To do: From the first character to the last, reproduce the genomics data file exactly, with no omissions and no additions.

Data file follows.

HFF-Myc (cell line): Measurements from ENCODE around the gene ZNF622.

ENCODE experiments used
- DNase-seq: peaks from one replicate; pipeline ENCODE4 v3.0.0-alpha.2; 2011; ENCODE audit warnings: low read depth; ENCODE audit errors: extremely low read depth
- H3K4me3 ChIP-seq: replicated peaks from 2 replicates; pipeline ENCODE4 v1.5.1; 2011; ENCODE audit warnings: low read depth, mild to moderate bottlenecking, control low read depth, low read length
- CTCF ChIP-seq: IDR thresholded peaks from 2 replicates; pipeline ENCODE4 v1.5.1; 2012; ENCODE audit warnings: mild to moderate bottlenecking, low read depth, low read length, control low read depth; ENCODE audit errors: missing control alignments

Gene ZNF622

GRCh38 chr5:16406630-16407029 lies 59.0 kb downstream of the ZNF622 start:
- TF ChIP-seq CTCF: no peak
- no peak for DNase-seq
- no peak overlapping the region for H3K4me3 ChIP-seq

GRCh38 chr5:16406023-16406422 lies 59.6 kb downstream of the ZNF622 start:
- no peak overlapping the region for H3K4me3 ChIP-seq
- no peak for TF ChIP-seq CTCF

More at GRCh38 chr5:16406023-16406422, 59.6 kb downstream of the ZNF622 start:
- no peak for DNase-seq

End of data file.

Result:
HFF-Myc (cell line): Measurements from ENCODE around the gene ZNF622.

ENCODE experiments used
- DNase-seq: peaks from one replicate; pipeline ENCODE4 v3.0.0-alpha.2; 2011; ENCODE audit warnings: low read depth; ENCODE audit errors: extremely low read depth
- H3K4me3 ChIP-seq: replicated peaks from 2 replicates; pipeline ENCODE4 v1.5.1; 2011; ENCODE audit warnings: low read depth, mild to moderate bottlenecking, control low read depth, low read length
- CTCF ChIP-seq: IDR thresholded peaks from 2 replicates; pipeline ENCODE4 v1.5.1; 2012; ENCODE audit warnings: mild to moderate bottlenecking, low read depth, low read length, control low read depth; ENCODE audit errors: missing control alignments

Gene ZNF622

GRCh38 chr5:16406630-16407029 lies 59.0 kb downstream of the ZNF622 start:
- TF ChIP-seq CTCF: no peak
- no peak for DNase-seq
- no peak overlapping the region for H3K4me3 ChIP-seq

GRCh38 chr5:16406023-16406422 lies 59.6 kb downstream of the ZNF622 start:
- no peak overlapping the region for H3K4me3 ChIP-seq
- no peak for TF ChIP-seq CTCF

More at GRCh38 chr5:16406023-16406422, 59.6 kb downstream of the ZNF622 start:
- no peak for DNase-seq